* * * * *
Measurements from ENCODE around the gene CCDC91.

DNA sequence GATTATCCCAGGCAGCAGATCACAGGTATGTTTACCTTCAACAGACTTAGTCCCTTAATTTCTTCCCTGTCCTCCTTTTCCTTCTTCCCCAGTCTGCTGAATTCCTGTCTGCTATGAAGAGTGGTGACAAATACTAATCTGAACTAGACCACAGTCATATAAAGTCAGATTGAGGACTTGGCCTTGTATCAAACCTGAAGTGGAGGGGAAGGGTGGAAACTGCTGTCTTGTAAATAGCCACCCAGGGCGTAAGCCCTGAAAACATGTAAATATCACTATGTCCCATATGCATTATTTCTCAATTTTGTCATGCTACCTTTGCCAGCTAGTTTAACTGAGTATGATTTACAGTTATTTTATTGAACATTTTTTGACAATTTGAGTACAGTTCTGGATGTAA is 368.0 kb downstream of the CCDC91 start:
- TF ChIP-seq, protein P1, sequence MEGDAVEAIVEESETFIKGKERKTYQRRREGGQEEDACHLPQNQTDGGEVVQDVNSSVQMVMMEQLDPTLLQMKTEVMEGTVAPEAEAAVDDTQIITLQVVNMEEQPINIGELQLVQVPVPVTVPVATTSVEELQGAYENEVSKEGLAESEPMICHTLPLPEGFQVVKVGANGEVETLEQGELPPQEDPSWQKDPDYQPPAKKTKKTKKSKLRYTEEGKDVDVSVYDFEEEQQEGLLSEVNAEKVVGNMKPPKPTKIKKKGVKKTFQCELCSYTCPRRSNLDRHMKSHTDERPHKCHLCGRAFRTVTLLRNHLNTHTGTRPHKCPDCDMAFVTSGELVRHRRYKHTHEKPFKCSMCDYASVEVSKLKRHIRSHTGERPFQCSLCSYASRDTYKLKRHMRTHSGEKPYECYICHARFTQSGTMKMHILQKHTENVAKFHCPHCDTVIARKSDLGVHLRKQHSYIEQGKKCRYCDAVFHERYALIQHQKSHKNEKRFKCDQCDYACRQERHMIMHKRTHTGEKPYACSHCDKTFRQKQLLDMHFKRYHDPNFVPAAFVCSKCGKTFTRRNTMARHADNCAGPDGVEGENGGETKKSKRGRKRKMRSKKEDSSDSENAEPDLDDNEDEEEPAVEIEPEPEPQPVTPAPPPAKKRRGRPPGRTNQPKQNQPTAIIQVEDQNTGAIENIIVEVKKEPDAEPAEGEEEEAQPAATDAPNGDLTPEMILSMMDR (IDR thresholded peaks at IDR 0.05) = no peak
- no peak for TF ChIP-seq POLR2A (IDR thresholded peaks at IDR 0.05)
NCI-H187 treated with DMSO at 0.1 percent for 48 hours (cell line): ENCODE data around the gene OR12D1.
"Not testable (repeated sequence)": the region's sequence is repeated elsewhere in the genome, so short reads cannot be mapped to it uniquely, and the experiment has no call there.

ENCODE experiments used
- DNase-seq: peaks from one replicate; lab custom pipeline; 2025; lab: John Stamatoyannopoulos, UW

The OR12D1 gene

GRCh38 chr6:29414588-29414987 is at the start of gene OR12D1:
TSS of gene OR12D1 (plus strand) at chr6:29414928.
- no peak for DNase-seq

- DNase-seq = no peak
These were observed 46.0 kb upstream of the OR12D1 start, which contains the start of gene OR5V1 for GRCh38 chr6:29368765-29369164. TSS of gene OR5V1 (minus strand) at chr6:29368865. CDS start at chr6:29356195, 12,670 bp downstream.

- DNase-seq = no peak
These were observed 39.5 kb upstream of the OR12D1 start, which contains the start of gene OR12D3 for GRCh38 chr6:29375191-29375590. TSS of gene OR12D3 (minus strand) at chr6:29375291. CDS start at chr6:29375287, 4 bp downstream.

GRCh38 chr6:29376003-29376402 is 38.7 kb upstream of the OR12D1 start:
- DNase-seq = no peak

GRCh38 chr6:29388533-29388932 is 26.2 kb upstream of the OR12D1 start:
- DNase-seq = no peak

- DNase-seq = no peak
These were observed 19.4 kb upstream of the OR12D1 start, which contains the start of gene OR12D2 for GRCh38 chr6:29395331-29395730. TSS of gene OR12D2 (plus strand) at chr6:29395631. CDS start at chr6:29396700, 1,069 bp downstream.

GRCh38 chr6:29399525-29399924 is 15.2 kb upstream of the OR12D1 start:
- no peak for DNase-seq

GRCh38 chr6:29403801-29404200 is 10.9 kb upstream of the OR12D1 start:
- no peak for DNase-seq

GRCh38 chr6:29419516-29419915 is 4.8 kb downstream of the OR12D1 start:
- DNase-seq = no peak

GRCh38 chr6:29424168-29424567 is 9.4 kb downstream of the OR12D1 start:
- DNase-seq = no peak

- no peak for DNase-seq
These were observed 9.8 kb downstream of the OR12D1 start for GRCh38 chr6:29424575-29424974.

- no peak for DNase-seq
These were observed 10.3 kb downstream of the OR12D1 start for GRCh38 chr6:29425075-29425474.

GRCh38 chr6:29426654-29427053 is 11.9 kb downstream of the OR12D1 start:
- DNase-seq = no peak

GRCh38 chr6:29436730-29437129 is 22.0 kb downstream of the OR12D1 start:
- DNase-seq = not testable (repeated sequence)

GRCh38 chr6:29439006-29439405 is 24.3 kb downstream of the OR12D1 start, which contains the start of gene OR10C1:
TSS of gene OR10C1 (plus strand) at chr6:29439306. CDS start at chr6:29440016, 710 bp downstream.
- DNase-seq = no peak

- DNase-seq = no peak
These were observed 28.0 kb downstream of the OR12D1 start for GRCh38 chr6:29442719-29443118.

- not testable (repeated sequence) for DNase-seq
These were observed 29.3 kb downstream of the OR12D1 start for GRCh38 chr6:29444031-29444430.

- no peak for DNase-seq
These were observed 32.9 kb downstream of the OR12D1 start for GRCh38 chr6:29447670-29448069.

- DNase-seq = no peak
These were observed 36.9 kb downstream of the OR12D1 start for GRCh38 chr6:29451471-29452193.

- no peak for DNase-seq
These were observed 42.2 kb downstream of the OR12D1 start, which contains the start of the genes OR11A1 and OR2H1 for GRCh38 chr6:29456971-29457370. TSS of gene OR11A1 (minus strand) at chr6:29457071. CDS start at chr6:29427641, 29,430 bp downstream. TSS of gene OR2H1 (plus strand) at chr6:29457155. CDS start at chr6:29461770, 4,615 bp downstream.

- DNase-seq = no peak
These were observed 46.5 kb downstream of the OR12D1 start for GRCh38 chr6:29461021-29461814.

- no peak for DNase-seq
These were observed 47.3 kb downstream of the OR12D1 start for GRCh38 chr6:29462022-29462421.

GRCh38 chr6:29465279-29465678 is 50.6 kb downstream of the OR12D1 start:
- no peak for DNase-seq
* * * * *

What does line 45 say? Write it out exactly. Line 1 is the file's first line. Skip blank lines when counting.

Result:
These were observed 29.3 kb downstream of the OR12D1 start for GRCh38 chr6:29444031-29444430.